Members of this group study health and wellbeing across the lifespan in order to develop a better understanding of the processes and mechanisms involved.
The group includes researchers in longitudinal epidemiology and experimental psychology with common interests in the factors that determine and/or the mechanisms that underlie healthy living, development, and ageing.
Emphasis is placed, particularly, on translational research or how basic findings can be translated into clinical practice and influence health policy.
With their unique expertise and skill sets, members provide the foundation for developing a distinctive, world-leading centre for research into lifespan health and wellbeing. The Group’s affiliates are interested in combining longitudinal, epidemiological approaches to test experimental findings or theories in the real world.
Some Key areas of research
Research on European Children and Adults born Preterm
Although very preterm or very low weight births constitute fewer than 2% of all births across Europe, they account for up to half of perinatal and infant deaths, children with impairments and disabilities and more than a third of the health and educational budgets for children.
In addition to the increased risk for physical impairments, babies born the earliest and the smallest are also at higher risks of psychological and social problems than infants born at term. The RECAP preterm Project aims to understand the causes of these difficulties faced by very preterm children and adults in order improve the health, development and quality of life of these individuals.
The study was funded with Euro 9.7 million by the EU Horizon 2020. We constructed a worldwide unique data platform
Precursors and Consequences of Bullying
We have been awarded an ESRC grant to investigate how experiences of bullying, as early as primary school, affect long term psychological, social functioning and wealth accumulation of people.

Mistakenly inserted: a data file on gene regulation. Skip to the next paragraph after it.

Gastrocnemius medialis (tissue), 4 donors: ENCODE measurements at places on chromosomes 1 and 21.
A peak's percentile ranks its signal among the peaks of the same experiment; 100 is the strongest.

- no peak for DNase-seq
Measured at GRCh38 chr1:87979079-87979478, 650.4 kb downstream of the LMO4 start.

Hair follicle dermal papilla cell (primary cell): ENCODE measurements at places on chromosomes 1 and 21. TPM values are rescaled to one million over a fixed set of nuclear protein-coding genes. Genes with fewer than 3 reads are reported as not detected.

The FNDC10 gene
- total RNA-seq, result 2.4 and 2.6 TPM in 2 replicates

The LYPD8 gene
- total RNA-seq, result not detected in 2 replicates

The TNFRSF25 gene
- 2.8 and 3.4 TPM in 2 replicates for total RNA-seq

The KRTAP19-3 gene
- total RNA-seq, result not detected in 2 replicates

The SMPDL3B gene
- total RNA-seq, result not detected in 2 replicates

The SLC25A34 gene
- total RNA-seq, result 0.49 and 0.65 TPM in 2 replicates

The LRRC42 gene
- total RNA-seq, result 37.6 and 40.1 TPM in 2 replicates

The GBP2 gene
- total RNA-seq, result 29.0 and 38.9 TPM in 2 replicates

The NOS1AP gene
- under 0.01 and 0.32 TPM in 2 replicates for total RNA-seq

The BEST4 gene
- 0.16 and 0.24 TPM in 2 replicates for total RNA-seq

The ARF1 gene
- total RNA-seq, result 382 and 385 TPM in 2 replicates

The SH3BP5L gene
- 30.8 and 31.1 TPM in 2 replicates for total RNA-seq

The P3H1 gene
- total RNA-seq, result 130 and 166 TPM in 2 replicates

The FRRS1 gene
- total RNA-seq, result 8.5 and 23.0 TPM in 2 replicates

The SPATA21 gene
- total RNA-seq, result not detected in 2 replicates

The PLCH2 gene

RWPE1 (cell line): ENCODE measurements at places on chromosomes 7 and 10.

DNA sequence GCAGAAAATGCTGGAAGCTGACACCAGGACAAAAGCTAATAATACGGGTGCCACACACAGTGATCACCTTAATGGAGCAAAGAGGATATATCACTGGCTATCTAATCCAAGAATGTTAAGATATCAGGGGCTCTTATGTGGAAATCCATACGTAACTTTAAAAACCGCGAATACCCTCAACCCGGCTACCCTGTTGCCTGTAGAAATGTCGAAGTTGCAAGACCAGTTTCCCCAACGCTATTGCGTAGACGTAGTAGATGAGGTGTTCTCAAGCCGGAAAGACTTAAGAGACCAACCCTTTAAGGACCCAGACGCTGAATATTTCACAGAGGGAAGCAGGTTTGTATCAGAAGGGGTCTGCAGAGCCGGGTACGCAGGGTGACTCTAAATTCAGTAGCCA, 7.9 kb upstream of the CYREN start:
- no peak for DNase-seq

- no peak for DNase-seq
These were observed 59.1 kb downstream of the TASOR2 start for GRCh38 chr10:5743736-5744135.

In collaboration with four other UK universities, we are exploring how people involved in donor conception both use and are impacted by the rise in online DNA testing (sometimes called direct-to-consumer genetic testing or DTCGT for short). This project is funded by the ESRC.
The overall aim of this study is to understand how factors such as lifestyle and social relationships are related to mental health in university students. Furthermore, the study aims to identify factors that may build resilience for students at university, and in turn to help inform the development of prevention and care strategies for students.
Profiling our research impactLink opens in a new window
The Warwick Sleep and Pain Laboratory is a brand new research facility located at the Department of Psychology. The lab is home to a group of researchers interested in the science and clinical aspects of sleep and pain, and more broadly,the general association between sleep and health. Our research group has expertise in clinical psychology, health psychology, and nursing. The type of research we do is multidisciplinary in nature and we apply both qualitative and quantitative research methodologies.
PremLife focuses on adaptation and life outcomes of preterm and low birth weight children across the lifespan.
|Dr Ahuti Das Friebel (RF)||Kate Evans (RA)|
|Professor Robin Goodwin||Dr Kirsty Lee|
|Dr Fiona MacCallum||Dr Marina Mendonça|
|Dr Adrian von Műhlenen||Professor Anu Realo|
|Dr Jesse Preston||Professor Nicole Tang|
|Dr Kristy Themelis||Professor James Tresilian|
|Dr Sabrina Twilhaar||Professor Dieter Wolke|
|Dr Nicole Baumann|
|Dr Robert Eves|
|Dr Sakari Lemola|
|Dr Anita Lenneis|
|Dr Eva Liu|
|Dr Yanyan Ni|
|Prof Juliane Spiegler|
|Duaa Ashoor||Kayleigh Caffyn||Yuyao Cheng|
|Victoria Collard||Serkan Deveci||Jenna Gillett|
|Elif Gönen||Tarandeep Kang||Janelle Kolas|
|Aleksandra Krogulska||Michaela Pawley||Rebecca Plimmer|
|Arman Rakhimov||Agne Raneberg||Peter To|
|Ahmad Valikhani||Sam Wong||Arij Yehy|
Scientific Impact at Warwick
Professor Nicole Tang, Ptolemy Banks and Professor Adam Sanborn investigate:
Today's experience impacts how we feel about last night's sleep quality. Read more hereLink opens in a new window.
Research published by collaborators of Dieter Wolke in The Lancet Psychiatry find that "Most young people who leave CAMHS do not see a worsening of symptoms".
Paris Conference 2022
Changing policy worldwide to support the development of preterm babies.
Professor Nicole Tang, Director of the Warwick Sleep and Pain Lab, joins Dr Michael Moseley to discuss how much sleep we really need on the BBC's Sleep Well programme.Link opens in a new window
Nicole Tang, comments on NICE's decision to recommend sleepio app as an effective alternative to sleeping pills.
Financial and sleeping difficulties are key mental health risk indicators in university students finds a new study
Personality traits relate to being a morning or evening person at both the phenotypic and genetic level.